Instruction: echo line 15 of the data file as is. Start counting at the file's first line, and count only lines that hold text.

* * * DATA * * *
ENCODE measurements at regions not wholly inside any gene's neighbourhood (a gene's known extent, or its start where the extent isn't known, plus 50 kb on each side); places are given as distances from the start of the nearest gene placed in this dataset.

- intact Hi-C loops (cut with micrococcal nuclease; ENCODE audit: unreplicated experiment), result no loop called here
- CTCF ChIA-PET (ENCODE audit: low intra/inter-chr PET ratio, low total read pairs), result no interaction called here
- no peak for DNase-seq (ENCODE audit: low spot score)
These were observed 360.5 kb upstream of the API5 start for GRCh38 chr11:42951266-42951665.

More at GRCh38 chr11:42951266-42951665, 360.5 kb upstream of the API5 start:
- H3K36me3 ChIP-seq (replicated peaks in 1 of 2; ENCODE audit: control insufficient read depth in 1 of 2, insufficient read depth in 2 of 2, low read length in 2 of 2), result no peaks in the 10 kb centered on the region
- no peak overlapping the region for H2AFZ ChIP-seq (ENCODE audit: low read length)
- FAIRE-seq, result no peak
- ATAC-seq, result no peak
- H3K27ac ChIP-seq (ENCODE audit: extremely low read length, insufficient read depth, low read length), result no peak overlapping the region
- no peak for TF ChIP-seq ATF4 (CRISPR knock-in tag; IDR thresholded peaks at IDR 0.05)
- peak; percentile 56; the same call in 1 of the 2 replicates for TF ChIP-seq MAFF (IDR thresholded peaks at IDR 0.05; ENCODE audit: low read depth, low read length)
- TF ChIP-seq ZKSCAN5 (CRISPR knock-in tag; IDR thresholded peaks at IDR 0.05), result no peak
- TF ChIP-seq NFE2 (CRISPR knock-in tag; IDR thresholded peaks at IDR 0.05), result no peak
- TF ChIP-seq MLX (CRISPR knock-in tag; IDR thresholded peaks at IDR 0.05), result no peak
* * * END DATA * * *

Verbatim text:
- TF ChIP-seq NFE2 (CRISPR knock-in tag; IDR thresholded peaks at IDR 0.05), result no peak